I personally am doing a project with a fellow teammate on the hockey team to determine the best type of hockey sticks to purchase. What do hockey and civil engineering have in common? Well a lot, in fact! As an ice hockey player takes a slap shot, the energy is loaded into the stick by slamming the stick down into the ice causing it to bend. When the stick passes the neutral axis, the energy is released into a whipping motion causing the puck to be propelled at speeds of 98 mph, as shown by Alexander Ovechkin in the picture. Hockey sticks are designed with this type of flexure in mind. Companies like CCM and Bauer design sticks to be light and stiff, yet capable to withstand the high loads applied to them. There are many variables and due to the advanced tapering design in the blade of the stick and price of sticks we use a simple point load on a two-foot section of already broken sticks. The two-foot section is taken near the butt end which is symmetrical throughout. With this we can do repeated test till failure to check manufacture claims.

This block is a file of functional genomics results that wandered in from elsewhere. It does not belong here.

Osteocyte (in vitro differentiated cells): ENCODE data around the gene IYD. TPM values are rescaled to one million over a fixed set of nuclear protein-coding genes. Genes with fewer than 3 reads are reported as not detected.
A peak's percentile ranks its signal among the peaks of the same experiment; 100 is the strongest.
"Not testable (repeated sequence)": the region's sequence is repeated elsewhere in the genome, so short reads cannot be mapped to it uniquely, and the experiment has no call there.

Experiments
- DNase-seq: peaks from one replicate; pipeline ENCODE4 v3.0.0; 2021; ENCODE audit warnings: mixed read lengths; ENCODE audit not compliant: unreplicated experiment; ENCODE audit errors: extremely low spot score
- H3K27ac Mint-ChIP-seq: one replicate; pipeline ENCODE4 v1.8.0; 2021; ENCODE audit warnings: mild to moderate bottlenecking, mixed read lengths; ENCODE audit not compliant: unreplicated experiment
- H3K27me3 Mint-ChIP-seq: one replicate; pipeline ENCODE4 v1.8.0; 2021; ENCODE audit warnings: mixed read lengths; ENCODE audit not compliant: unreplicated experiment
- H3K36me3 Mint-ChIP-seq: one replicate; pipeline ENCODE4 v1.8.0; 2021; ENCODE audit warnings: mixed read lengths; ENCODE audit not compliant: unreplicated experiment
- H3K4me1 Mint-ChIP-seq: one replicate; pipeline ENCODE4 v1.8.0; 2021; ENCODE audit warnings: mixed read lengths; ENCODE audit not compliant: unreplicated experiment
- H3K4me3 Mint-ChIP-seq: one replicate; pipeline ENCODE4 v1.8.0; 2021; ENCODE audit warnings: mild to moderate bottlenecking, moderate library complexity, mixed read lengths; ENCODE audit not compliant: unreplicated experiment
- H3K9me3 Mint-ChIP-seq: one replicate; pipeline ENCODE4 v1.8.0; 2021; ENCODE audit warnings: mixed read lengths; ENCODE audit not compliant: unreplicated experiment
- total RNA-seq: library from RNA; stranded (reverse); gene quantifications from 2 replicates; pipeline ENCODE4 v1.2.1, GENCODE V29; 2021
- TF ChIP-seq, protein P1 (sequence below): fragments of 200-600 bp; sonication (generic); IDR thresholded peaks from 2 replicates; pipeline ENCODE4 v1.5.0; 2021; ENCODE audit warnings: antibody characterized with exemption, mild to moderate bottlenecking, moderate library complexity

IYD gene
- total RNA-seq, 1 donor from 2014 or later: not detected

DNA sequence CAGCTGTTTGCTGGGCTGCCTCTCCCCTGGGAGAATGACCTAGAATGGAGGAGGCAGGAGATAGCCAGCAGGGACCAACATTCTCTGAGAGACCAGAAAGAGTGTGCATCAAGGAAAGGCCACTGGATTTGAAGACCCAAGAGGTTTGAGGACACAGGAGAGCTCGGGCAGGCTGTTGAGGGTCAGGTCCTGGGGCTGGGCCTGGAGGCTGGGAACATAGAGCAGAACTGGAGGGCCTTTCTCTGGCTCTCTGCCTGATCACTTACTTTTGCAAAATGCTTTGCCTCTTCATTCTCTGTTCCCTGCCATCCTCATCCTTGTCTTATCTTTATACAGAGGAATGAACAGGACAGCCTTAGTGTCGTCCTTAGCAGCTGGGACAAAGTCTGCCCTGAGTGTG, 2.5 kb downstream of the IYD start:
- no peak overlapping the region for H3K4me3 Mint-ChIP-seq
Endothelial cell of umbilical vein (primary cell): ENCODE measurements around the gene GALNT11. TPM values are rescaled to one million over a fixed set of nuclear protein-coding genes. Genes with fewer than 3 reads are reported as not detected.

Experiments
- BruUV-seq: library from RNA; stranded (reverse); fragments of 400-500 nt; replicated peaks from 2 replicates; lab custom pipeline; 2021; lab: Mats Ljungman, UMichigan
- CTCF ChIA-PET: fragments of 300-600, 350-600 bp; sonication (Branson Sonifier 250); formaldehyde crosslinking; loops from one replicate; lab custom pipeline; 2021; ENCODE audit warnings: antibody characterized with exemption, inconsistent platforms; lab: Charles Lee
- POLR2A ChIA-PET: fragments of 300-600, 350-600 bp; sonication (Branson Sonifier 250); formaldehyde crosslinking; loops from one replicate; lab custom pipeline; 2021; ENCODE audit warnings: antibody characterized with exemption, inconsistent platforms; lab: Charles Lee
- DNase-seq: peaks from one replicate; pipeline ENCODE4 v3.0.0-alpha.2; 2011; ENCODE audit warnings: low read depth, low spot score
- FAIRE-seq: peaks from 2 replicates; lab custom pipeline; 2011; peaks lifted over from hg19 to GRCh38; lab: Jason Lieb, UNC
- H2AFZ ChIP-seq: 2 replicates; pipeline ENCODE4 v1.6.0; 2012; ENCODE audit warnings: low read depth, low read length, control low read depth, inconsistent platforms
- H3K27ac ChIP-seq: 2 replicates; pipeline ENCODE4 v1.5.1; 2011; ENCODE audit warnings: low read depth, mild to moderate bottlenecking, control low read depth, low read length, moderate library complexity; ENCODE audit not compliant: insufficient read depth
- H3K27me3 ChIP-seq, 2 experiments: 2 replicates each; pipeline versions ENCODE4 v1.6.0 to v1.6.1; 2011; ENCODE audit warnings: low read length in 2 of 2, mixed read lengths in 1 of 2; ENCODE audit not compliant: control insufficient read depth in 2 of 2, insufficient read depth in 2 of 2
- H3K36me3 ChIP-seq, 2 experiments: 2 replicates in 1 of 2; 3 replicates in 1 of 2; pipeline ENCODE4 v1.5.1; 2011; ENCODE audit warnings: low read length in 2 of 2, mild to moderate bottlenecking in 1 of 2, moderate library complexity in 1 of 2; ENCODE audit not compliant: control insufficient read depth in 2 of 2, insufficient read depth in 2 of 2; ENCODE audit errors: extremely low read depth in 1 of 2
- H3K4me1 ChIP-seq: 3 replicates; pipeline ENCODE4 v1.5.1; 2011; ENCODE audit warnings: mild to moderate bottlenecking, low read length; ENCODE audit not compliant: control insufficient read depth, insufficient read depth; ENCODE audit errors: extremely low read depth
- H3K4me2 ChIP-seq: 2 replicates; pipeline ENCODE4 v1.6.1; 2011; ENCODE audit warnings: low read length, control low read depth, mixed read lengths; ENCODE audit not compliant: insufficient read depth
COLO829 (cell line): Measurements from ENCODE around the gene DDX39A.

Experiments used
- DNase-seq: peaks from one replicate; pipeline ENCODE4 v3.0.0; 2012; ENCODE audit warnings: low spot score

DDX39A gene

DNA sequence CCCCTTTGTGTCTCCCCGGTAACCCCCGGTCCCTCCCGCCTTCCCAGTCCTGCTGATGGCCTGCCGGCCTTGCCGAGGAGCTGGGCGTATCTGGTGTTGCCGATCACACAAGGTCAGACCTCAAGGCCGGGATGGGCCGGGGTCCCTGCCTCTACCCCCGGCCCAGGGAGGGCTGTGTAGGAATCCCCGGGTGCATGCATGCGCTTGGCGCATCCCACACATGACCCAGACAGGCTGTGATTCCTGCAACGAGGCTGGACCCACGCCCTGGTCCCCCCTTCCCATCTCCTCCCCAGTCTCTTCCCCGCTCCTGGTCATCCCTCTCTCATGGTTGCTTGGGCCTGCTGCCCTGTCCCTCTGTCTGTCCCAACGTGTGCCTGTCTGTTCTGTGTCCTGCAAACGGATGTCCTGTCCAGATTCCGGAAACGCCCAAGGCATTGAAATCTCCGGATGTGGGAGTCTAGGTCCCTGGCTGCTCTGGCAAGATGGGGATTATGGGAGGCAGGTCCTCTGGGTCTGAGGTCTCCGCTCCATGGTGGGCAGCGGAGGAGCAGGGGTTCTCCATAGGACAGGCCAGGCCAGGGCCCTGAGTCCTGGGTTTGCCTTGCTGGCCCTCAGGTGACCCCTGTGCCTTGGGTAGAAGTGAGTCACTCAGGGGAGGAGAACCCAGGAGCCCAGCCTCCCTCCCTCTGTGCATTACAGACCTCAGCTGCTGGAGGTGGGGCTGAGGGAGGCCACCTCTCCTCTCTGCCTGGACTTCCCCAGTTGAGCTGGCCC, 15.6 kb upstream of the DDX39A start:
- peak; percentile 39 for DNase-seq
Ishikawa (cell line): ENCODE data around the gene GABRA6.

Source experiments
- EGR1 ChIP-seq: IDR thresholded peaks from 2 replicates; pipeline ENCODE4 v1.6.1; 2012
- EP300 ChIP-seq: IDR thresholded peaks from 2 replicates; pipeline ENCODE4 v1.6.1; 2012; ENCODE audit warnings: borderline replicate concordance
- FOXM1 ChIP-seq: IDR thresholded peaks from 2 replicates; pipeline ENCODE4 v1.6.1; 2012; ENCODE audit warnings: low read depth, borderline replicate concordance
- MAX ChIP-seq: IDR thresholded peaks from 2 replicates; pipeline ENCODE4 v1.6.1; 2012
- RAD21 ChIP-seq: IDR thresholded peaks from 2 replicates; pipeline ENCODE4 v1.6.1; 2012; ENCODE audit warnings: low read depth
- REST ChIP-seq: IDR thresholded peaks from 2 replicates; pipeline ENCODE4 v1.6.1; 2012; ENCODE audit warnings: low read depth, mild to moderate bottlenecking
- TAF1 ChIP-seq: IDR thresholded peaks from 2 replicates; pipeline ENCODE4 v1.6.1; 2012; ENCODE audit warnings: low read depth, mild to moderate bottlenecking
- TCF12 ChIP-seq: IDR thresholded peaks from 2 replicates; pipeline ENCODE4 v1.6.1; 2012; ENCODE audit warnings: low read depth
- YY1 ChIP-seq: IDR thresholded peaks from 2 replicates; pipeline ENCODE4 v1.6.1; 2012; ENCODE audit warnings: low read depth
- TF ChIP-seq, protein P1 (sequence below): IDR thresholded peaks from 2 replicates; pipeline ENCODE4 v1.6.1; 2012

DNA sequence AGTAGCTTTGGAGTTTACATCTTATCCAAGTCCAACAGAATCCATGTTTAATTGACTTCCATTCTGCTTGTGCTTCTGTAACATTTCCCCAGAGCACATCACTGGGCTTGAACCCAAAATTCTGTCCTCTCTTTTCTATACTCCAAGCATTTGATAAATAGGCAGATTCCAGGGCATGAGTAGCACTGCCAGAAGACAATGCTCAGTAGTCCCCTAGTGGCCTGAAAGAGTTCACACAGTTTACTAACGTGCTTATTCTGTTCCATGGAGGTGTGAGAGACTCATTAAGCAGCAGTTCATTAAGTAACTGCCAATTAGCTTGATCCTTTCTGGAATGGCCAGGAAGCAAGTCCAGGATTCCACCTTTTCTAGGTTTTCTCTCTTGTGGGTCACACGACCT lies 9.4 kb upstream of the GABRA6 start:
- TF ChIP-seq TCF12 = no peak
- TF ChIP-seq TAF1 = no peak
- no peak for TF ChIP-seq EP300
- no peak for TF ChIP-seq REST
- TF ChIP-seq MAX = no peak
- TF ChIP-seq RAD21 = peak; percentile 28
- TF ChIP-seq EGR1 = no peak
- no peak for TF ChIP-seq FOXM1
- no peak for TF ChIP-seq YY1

The University of Tennessee is full of projects and competitions to help improve your knowledge and understanding of the applications of civil engineering. Companies like AISC (American Institute of Steel Construction) Host challenges for student to design and construct steel bridges to help in further learning and development. If this sounds like a job for you come join us!


Charles Gallagher

CEE Professor John Schwartz Publishes Results of Research Project Focused on Rural Appalachia Region’s Water Access